Learn how Native Americans have used the bountiful gifts of nature to heal the mind, the body, and the spirit. Bestselling Healing Secrets of the Native Americans brings the age-old knowledge and trusted techniques of Native-American healing to a wider audience. Discover how the Native-American tradition uses plants and herbs, heat, movement and sound, visualization, and spirituality to heal dozens of everyday ailments and illnesses--from back pain to insect bites to flu and sore throat and much more and apply it to your life to improve your health and your mind. Broken into sections, the book covers such topics as "The Healing Spirit" (including dream therapy, spirituality, and prayer), "The Native American Spa" (healing with heat, massage, sound and movement, and nutrition), "The Native American Pharmacy" (including more than 40 herbs and plants, how to obtain them, and how to use them), plus remedies for more than 40 ailments from acne to wrinkles.
|Author||: Admiral William H. McRaven|
|Editor||: Grand Central Publishing|
Following the success of his #1 New York Times bestseller Make Your Bed, which has sold over one million copies, Admiral William H. McRaven is back with amazing stories of bravery and heroism during his career as a Navy SEAL and commander of America's Special Operations Forces. Admiral William H. McRaven is a part of American military history, having been involved in some of the most famous missions in recent memory, including the capture of Saddam Hussein, the rescue of Captain Richard Phillips, and the raid to kill Osama bin Laden. Sea Stories begins in 1963 at a French Officers' Club in France, where Allied officers and their wives gathered to have drinks and tell stories about their adventures during World War II-the place where a young Bill McRaven learned the value of a good story. Sea Stories is an unforgettable look back on one man's incredible life, from childhood days sneaking into high-security military sites to a day job of hunting terrorists and rescuing hostages. Action-packed, humorous, and full of valuable life lessons like those exemplified in McRaven's bestselling Make Your Bed, Sea Stories is a remarkable memoir from one of America's most accomplished leaders.
|Author||: Peter Bergen|
From one of America's preeminent national security journalists, an explosive, news-breaking account of Donald Trump's collision with the American national security establishment, and with the world It is a simple fact that no president in American history brought less foreign policy experience to the White House than Donald J. Trump. The real estate developer from Queens promised to bring his brash, zero-sum swagger to bear to cut through America's most complex national security issues, and he did. If the cost of his "America First" agenda was bulldozing the edifice of foreign alliances that had been carefully tended by every president from Truman to Obama, then so be it. It was clear from the first that Trump's inclinations were radically more blunt force than his predecessors'. When briefed by the Pentagon on Iran and the Strait of Hormuz, he exclaimed, "The next time Iran sends its boats into the Strait: blow them out of the water! Let's get Mad Dog on this." When told that the capital of South Korea, Seoul, was so close to the North Korean border that millions of people would likely die in the first hours of any all-out war, Trump had a bold response, "They have to move." The officials in the Oval Office weren't sure if he was joking. He raised his voice. "They have to move!" Very quickly, it became clear to a number of people at the highest levels of government that their gravest mission was to protect America from Donald Trump. Trump and His Generals is Peter Bergen's riveting account of what happened when the unstoppable force of President Trump met the immovable object of America's national security establishment--the CIA, the State Department, and, above all, the Pentagon. If there is a real "deep state" in DC, it is not the FBI so much as the national security community, with its deep-rooted culture and hierarchy. The men Trump selected for his key national security positions, Jim Mattis, John Kelly, and H. R. McMaster, were products of that culture: Trump wanted generals, and he got them. Three years later, they would be gone, and the guardrails were off. From Iraq and Afghanistan to Syria and Iran, from Russia and China to North Korea and Islamist terrorism, Trump and His Generals is a brilliant reckoning with an American ship of state navigating a roiling sea of threats without a well-functioning rudder. Lucid and gripping, it brings urgently needed clarity to issues that affect the fate of us all. But clarity, unfortunately, is not the same thing as reassurance.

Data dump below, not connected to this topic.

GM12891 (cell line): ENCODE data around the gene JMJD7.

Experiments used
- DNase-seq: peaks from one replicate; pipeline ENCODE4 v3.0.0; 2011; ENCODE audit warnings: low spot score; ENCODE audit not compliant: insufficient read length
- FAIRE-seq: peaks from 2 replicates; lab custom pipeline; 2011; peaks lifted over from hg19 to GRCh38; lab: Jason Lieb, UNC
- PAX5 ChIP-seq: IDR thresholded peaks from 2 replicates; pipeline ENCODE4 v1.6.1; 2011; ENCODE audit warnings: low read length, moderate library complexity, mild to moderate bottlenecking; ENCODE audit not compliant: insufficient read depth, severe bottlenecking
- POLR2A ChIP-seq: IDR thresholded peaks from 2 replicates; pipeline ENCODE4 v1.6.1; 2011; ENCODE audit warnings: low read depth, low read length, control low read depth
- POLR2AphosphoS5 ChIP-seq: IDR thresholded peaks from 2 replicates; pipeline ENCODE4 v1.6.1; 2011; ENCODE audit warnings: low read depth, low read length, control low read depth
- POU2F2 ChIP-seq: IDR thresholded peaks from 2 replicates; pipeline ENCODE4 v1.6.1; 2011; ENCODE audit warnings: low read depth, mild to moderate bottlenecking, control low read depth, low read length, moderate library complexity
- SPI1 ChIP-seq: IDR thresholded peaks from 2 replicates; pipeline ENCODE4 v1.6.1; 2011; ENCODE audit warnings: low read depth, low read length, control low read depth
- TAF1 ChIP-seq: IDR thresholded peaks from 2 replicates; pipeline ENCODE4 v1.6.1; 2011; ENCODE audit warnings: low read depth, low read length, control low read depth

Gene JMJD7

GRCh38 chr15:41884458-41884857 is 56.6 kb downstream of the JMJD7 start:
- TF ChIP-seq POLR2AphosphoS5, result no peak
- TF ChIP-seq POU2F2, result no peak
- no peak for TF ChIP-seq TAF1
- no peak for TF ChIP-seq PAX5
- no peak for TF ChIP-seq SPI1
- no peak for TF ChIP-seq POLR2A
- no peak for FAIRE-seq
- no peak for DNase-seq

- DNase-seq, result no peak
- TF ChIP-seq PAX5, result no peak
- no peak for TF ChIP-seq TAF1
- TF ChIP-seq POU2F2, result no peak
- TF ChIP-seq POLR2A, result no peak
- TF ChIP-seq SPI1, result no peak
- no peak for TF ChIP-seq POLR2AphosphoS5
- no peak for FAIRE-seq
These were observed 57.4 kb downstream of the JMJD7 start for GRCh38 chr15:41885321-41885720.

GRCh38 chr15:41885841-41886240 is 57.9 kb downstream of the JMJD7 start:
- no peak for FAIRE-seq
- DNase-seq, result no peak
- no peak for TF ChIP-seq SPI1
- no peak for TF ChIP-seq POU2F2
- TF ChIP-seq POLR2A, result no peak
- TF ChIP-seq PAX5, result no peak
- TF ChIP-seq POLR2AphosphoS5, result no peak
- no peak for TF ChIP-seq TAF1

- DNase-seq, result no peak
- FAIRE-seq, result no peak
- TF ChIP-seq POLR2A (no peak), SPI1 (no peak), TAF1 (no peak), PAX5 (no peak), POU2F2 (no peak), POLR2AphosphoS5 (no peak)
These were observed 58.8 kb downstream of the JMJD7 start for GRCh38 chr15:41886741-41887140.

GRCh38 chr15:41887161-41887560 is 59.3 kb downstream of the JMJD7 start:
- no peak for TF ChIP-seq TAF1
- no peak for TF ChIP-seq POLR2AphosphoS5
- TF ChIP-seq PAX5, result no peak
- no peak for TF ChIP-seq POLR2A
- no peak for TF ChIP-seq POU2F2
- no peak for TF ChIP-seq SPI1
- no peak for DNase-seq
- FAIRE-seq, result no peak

|Author||: Johnny Adair|
|Editor||: Kings Road Publishing|
Johnny Adair was born in the Shankhill Road area of Belfast, Northern Ireland. The youngest of seven children he was raised a Protestant. As a teenager Johnny and his gang would roam the streets looking for Catholics for no other reason then religion and he bears many scars and war wounds from endless street battles. A young Loyalist, Johnny earned his reputation as a paramilitary leader long before he fully understood the politics but quickly came to realise the purpose of the paramilitary antics - freedom and peace in Northern Ireland - and this belief fuelled his passion for the campaign, making him unstoppably ruthless in his quest. The authorities hold him responsible for 41 murders and he became known as the most feared and infamous terrorist of them all. Now he breaks his silence to tell his true spine-chilling story. In 1995 Johnny was sentenced to 16 years for 'Directing Terrorism' but in 1999 he was the 293rd prisoner to be released from the Maze Prison under the Good Friday Agreement. In total there have been ten attempts on his life and he has a hole in the back of his head the size of a 50p piece where he was shot whilst at a UB40 concert, plus a hole in the side of one leg from another attack. But his story is not one about money or grudges - he was simply fighting for what he truly believes in -peace in Northern Ireland, a lifelong struggle in which he became known as the hardest man in the UK.
|Author||: Nathaniel Fick|
|Editor||: Houghton Mifflin Harcourt|